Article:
Monday, July 9, 2012

Our Hungarian Adventure

Hungary is in Eastern Europe and was part of the soviet block until the early 90's.  The map below shows Hungary and Ukraine in relation to Poland and other Eastern European countries.  This is to give you all a reference for the next few posts.

Budapest is a fun European city, full of history, art and culture.  It is a tourist city for many europeans, but not many Americans go there.  The Danube river runs through the middle of the city and it is beautiful and clean.

Below are some things to know about Budapest Hungary from our trip.

1) Budapest loves monuments - especially busts of famous poets, writers and artists.  We were surprised to come upon a statue of Ronald Reagan.  There was a full body statue of him with a plaque thanking him for his part in ending the cold war and giving Hungary their freedom.  They also love any type of stone sculpture.  They were everywhere in the city.

2) Budapest taxi's are notorious for over-charging and while everyone knows it, no-one seems to do anything about it.  The taxi ques at the airport, train station and key tourist attractions are not regulated.  They have taxi signs and look legitimate but everyone knows not to trust them.  Everyone calls ahead for a taxi.  At the hotel they would always call a taxi for us, even if there were two or three sitting outside the hotel.  We only got ripped off once, but it left a pretty bad taste in our mouth.  I have no idea why the city doesn't crack down on it.  It was a blemish on an otherwise beautiful city for tourists.

3) Budapest (and all of Hungary) has a sad history of tragedy in war times under both Nazi and Soviet rule.  Sandwiched between the two warring nations they were victims of horrible war crimes - often the crimes committed by their own country men.  We went to a museum called 'House of Terror' that chronicled the tragedies of the first world war where Hungary lost 2/3rds of it's land and population.  Then the tragedies of world war two where they were originally overtaken by the Germans and then later in the war were overtaken by the Soviets.  Both were harsh on the people of the country and the building where the museum was housed was the place where tortures, trials and executions happened.  While it was difficult to see, it seemed important to visit to understand what happened.
4) Budapest has some fantastic food and wine at really affordable prices.  Sarah was in heaven in Budapest choosing some delicious American, Hungarian, Turkish and Greek cuisine.  With the exchange rate very favorable (Hungarian Forints are still the currency, they did not get into the Euro) many of our 3 course meals with a bottle of wine, came out to 50.00 or 60.00 US dollars.  Yum & Yeah.  Like other European cities most restaurants offer Al Fesco dining.  Given the affordability, variety and ease of dining in Budapest I'd say it's now my #1 choice in all of Europe for dining, ahead of Paris and Munich.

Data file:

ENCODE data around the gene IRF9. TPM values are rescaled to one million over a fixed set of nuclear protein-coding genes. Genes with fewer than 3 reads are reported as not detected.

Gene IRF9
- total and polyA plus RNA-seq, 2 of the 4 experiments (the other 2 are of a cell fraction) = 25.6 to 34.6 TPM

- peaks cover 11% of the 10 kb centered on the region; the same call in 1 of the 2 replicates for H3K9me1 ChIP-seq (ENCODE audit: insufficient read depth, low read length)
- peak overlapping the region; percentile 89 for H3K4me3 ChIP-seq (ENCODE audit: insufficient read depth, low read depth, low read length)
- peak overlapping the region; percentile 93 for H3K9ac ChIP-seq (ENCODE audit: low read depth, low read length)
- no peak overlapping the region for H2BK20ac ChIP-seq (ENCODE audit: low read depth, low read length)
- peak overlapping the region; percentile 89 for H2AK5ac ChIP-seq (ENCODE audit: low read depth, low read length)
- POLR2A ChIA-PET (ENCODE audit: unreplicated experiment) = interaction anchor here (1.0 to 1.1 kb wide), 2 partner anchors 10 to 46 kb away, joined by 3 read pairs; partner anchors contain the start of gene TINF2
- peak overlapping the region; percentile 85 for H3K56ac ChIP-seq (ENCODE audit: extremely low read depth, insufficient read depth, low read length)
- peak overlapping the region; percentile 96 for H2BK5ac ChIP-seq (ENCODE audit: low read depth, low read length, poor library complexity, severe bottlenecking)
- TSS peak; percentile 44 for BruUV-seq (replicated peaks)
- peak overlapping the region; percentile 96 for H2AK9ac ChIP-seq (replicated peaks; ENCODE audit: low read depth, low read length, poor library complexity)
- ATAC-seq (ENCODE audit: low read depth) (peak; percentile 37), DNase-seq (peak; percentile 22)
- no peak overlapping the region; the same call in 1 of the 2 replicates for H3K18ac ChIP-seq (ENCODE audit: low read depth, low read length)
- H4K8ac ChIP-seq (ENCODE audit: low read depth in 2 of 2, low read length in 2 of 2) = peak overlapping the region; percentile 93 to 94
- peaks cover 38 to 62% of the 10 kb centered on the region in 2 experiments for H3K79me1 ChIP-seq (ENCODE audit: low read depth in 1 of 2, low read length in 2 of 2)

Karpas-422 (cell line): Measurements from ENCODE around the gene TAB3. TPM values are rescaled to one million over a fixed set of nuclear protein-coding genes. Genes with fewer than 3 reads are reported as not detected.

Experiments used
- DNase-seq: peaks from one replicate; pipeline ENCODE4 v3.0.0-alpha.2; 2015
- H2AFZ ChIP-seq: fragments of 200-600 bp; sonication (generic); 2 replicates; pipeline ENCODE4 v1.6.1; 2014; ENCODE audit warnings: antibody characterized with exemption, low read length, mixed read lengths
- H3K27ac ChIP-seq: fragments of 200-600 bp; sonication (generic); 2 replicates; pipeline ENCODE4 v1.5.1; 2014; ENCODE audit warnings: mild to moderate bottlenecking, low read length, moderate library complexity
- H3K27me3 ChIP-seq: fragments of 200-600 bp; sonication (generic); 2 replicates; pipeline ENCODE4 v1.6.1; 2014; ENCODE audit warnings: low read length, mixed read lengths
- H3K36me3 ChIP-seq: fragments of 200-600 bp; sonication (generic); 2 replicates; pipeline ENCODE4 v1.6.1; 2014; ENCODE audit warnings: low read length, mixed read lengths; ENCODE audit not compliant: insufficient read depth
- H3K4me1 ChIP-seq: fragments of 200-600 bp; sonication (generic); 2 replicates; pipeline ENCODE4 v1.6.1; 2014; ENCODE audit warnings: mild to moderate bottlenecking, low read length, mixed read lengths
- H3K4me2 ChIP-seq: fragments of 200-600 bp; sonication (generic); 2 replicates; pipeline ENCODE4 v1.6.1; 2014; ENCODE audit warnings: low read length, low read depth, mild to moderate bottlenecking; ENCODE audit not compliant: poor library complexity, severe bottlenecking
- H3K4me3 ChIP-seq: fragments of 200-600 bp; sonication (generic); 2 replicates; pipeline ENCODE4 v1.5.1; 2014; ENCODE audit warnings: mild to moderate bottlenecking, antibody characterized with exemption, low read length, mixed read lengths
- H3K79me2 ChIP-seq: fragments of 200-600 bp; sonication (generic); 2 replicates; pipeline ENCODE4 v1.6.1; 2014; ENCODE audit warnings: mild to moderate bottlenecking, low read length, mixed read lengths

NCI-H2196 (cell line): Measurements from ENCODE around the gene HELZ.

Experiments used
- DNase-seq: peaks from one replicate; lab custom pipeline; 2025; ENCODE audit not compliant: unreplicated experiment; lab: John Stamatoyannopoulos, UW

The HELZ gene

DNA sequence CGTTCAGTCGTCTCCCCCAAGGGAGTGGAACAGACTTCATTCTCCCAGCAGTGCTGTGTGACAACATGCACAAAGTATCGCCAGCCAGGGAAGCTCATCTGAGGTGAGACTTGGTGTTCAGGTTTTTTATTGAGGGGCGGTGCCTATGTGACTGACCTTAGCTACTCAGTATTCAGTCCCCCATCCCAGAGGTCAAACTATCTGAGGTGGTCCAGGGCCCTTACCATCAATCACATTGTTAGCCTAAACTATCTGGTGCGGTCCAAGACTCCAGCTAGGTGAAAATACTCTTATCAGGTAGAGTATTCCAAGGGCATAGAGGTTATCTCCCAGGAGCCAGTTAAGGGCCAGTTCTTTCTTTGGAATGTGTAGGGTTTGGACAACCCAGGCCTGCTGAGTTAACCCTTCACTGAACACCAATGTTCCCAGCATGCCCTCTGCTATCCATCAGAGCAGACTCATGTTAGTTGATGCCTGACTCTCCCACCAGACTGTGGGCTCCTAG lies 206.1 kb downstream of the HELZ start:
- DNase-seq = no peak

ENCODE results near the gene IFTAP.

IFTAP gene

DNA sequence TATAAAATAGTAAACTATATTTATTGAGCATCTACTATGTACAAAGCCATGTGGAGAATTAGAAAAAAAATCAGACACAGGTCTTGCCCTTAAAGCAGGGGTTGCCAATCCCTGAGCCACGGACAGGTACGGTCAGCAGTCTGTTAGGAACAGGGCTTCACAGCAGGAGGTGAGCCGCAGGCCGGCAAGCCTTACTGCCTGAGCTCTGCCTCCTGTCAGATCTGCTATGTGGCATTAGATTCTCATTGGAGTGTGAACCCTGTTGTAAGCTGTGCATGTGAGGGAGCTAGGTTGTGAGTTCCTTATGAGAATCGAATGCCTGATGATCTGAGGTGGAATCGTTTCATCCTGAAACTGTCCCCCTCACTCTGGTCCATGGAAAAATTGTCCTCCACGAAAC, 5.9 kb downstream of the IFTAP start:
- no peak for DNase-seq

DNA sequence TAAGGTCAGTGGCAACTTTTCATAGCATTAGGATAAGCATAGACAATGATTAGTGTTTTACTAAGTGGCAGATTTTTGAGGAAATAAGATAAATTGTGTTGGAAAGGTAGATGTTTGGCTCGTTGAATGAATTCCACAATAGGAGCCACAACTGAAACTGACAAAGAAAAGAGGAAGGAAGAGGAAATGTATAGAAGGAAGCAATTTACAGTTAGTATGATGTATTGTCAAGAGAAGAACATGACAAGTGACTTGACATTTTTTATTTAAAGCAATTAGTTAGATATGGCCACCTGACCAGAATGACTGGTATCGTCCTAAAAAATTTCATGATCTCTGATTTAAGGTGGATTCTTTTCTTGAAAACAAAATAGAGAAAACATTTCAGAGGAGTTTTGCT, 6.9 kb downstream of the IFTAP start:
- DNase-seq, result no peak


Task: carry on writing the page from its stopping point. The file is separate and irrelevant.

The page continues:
5) Budapest sits on top of many natural springs and they use the water wisely.   They drink it and they swim in it. Budapest has dozens of 'spa's' which are beautiful outdoor water areas with cold, warm and hot pools and baths.  There are many different spa's in town - one to suit each group.  We went to three and my favorite was the 'wedding cake' spa.  We were there during a record breaking heat wave so every day we spent the morning sight seeing and the afternoons in a spa.  Below is the Szechenyi Spa.  This was my favorite.

It really was like swimming in a cathedral.  The buildings and structures were stunningly beautiful and the water blissfully refreshing.

6) Budapest has some really beautiful architecture and looks like an old historic European city.  The details in the various buildings was really gorgeous.

 7)  Budapest gets lots of tourists and there are lots of tours throughout the city.  We bought tickets to the 'hop on hop off bus.'  It was one of those things that sounded great in theory but wasn't especially practical.

The idea was that you could ride the bus to the various tourist hot spots and listen to the recording about the sites along the way.

The only problem was that the bus only appeared at the various stops every 30 minutes - never on the time the schedule showed and they were overcrowded and not air-conditioned.  The headphones only rarely played information.  Most of the time we heard violin music.  The bus stop was not always right next to the tourist site so many times we were hoofing it for quite a while only to wait for 20 minutes (or more) for the crowded bus.  And there was traffic in the city so we sat in traffic in the non-air conditioned bus for what felt like forever to get to the next stop.  If I were to do it again, I would buy an all day metro ticket to use the subway, trolley and city buses to get around.  It would have been cheaper and way more convenient.

We really enjoyed touring around this beautiful city.  I highly recommend considering adding this city to any European tour.

Thanks for visiting my blog today.  Stop by tomorrow for a blog post on transportation.

1 comment:

Kimberly Gajewski said...

The outdoor spa looks amazing! I can't wait to hear more! :D